And it begins. OpenAI mulls NSFW AI model output

That's a new twist on open, then

OpenAI released model safety guidance on Wednesday while acknowledging that it's looking into how to support the creation of content that's NSFW, or "not safe for work."

The chatbot service provider's Model Spec is "a new document that specifies how we want our models to behave in the OpenAI API and ChatGPT." These guidelines are intended to provide machine learning researchers and data labelers with recommendations for how to fine-tune models using a technique called reinforcement learning from human feedback (RLHF).

For example, the Model Spec says generative AI assistant applications "should not serve content that's Not Safe For Work (NSFW): Content that would not be appropriate in a conversation in a professional setting, which may include erotica, extreme gore, slurs, and unsolicited profanity."

At the same time, OpenAI says it's considering just the opposite.

"We believe developers and users should have the flexibility to use our services as they see fit, so long as they comply with our usage policies," the Model Card says.

"We're exploring whether we can responsibly provide the ability to generate NSFW content in age-appropriate contexts through the API and ChatGPT. We look forward to better understanding user and societal expectations of model behavior in this area."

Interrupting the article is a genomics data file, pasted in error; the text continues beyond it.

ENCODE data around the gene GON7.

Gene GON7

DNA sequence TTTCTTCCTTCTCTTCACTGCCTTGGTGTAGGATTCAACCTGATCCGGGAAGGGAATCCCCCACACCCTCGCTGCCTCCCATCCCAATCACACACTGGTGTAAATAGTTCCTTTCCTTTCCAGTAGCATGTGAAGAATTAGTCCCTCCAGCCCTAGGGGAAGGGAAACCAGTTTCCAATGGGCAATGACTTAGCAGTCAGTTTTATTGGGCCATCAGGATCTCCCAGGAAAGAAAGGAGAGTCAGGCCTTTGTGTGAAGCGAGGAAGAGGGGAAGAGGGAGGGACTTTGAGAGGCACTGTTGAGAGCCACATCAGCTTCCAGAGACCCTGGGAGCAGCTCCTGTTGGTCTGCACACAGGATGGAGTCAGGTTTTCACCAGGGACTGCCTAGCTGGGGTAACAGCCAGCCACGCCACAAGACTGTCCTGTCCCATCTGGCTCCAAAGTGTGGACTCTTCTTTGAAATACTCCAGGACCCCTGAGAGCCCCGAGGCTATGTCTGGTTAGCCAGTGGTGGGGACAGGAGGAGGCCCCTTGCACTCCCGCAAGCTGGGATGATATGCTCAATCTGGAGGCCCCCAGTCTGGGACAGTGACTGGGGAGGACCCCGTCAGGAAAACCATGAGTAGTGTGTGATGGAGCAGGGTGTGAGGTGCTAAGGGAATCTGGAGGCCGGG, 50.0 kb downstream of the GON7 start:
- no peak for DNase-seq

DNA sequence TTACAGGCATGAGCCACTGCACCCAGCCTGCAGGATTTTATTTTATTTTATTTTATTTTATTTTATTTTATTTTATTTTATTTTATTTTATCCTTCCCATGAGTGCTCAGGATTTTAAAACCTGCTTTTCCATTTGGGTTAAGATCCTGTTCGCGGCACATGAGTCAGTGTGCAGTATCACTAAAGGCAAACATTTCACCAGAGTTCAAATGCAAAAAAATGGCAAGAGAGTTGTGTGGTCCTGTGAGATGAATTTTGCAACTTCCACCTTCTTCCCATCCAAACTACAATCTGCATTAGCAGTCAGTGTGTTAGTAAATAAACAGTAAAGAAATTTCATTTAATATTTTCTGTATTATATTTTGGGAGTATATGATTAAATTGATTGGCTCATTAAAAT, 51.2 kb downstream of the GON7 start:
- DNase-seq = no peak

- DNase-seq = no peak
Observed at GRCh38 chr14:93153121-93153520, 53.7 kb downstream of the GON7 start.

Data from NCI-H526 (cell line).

This should not come as a surprise. OpenAI's usage policies don't actually disallow adult content. For its services like ChatGPT and API, the business prohibits "sexually explicit or suggestive content" for minors, excluding content created for scientific and medical purposes. And it bars unlawful material, among other prohibitions. But NSFW content is often legal.

The web has been NSFW pretty much since its inception and AI has followed a similar trajectory, at least since it began attracting public attention and investment a decade ago. Rewind just a few years to 2016, before the current generative AI craze, and you'll find deep learning classifiers tuned for porn. A year later, it's AI-generated text erotica. Then there's celebrity face-swapping for porn videos. More recently, researchers found child sexual abuse material in the LAION-5B dataset, which was used to train AI models like Stable Diffusion.

The issue here is whether OpenAI's paying customers will accept AI services that balk at transgressive requests. If, say, some Hollywood production company's effort to touch up an explicit scene using AI gets derailed with, "I'm sorry Dave, I'm afraid I can't do that," you can bet that OpenAI subscription won't be renewed and the studio will take its business elsewhere.

Beyond open source options, other AI services that have no qualms about adult content.

The Register asked OpenAI how it expects to reconcile NSFW content with its safety efforts.

"We have no intention to create AI-generated pornography," a company spokesperson said, referring to a far narrower category of content than that which is NSFW.

"We have strong safeguards in our products to prevent deepfakes, which are unacceptable, and we prioritize protecting children. We also believe in the importance of carefully exploring conversations about sexuality in age-appropriate contexts."

We then asked whether that means OpenAI will prevent customers from creating AI-generated pornography. "Customers must still adhere to our usage policies," we were told. ®

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